Amidst re-opening, many of us are excited to go to restaurants, travel, visit family, gather with friends, and… get back to work? While some have enjoyed the option to work remotely, others have found it difficult to compartmentalize work-life from home-life. In fact, one study found that since the pandemic, people are working an average of 48.5 minutes more per day (DeFilippis et al, 2020). Pandemic aside, many of us have a habit of staying plugged in after-hours and unintentionally extending our work days. With more time spent working, there leaves less time in the day for routine tasks and self-care. This can lead to stress, anxiety, and ultimately burn-out. So, how and where do we draw the line?

First, let’s give some tips for setting boundaries in the workplace:

  • Assess your needs and communicate limits and expectations with your employer and colleagues. Expect pushback and be willing to negotiate.
  • Do not take work-related emails or phone calls when out-of-office.
  • Practice saying no. At first, this may involve taking time to respond to certain requests.
  • Practice mindfulness. If you notice yourself ruminating on work-related tasks at home that tempt you to open your computer, redirect your thoughts to live in the present.

A 12-minute podcast by Guy Winch: How Can We Maintain Healthy Boundaries Between Our Work and Personal Time?

Next, let’s address how to compartmentalize when working remotely:

  • Separate work from home, literally. Create a space in your house dedicated for work and set ground rules with other household members to ensure they are not disruptive to your space.
  • Keep a regular schedule. Create and maintain a routine that allows you to designate time for work, breaks, meals, and self-care.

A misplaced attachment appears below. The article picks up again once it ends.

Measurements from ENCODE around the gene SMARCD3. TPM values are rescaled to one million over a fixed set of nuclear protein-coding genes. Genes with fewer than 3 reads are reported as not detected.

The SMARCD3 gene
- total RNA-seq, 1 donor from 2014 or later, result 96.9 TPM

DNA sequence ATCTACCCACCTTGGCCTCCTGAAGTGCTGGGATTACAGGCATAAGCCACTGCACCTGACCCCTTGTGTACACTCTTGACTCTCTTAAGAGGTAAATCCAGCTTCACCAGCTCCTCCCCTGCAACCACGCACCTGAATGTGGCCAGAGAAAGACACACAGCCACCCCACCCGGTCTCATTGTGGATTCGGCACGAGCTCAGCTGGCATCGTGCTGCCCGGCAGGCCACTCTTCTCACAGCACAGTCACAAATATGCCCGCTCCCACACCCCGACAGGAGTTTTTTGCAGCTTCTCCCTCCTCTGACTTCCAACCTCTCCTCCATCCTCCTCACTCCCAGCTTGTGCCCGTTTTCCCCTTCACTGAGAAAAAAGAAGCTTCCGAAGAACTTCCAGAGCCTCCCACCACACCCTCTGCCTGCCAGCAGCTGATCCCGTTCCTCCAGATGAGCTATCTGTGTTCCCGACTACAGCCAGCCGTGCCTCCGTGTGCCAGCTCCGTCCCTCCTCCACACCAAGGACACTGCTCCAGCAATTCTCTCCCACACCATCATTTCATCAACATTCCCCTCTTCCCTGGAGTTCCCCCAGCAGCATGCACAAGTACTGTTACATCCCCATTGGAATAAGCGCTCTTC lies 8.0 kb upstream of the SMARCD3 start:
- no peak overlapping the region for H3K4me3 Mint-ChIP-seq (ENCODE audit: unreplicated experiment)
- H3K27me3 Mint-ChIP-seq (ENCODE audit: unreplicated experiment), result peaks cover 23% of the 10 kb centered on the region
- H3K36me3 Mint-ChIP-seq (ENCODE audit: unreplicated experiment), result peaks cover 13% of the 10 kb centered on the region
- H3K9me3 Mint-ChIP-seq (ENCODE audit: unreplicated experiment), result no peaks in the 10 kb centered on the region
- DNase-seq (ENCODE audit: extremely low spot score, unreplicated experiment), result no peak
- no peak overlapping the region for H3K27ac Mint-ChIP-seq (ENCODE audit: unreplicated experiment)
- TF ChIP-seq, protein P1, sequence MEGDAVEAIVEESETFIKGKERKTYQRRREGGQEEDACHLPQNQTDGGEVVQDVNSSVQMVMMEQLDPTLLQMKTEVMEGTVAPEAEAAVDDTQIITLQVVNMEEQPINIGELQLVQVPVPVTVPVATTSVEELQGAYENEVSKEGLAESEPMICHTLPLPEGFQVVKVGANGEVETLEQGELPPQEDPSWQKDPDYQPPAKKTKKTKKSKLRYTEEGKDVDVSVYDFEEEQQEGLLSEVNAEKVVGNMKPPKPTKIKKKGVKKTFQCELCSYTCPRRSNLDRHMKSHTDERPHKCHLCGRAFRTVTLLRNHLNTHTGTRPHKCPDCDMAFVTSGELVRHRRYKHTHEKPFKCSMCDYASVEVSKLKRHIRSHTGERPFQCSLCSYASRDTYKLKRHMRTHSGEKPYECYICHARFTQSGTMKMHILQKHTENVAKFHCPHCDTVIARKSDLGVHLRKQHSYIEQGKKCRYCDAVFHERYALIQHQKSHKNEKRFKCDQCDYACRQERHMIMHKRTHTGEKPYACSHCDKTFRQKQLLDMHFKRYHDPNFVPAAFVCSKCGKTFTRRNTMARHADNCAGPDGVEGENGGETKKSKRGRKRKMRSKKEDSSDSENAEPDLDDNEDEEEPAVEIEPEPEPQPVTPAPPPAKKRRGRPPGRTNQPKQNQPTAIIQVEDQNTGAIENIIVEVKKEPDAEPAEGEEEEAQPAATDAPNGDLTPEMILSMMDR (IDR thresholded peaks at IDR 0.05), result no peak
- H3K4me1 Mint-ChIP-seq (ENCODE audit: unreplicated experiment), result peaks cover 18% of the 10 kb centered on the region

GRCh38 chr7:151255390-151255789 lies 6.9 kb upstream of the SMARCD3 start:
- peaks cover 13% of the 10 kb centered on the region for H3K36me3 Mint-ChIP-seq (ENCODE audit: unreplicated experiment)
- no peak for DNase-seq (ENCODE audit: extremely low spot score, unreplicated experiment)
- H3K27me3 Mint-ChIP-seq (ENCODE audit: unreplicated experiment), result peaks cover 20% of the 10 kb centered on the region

• Take breaks. Give yourself a lunch break plus multiple small breaks throughout the day.
  • Leave home. If you are comfortable, make sure to get out of the house every now and then.


  1. DeFilippis, Evan, et al. “Collaborating During Coronavirus: The Impact of COVID-19 on the Nature of Work.” Working Papers, July 2020, doi:10.3386/w27612.
  2. “Working Remotely During COVID-19.” Center for Workplace Mental Health, American Psychiatric Association Foundation, 2021,
  3. Castrillon, Caroline. “10 Ways To Set Healthy Boundaries At Work.” Forbes, Forbes Magazine, 3 July 2020,

Wellness Website

The Wellness website has been refreshed! The Wellness website is filled with terrific resources. On the website, you’ll find several new resources in each of the 8 dimensions of wellness along with immediate resources such as the School’s Eshelman Care Line.

Newsletter Suggestion Box

We would love to hear from you! Please submit your feedback and suggestions for newsletter improvement along with ideas for future content (preceptor spotlight, student spotlight, preceptor pearl, etc.) here.

Upcoming Events and Other Information

CIPhER – Center for Innovative Pharmacy Education & Research and the

Office of Experiential Programs Present . . .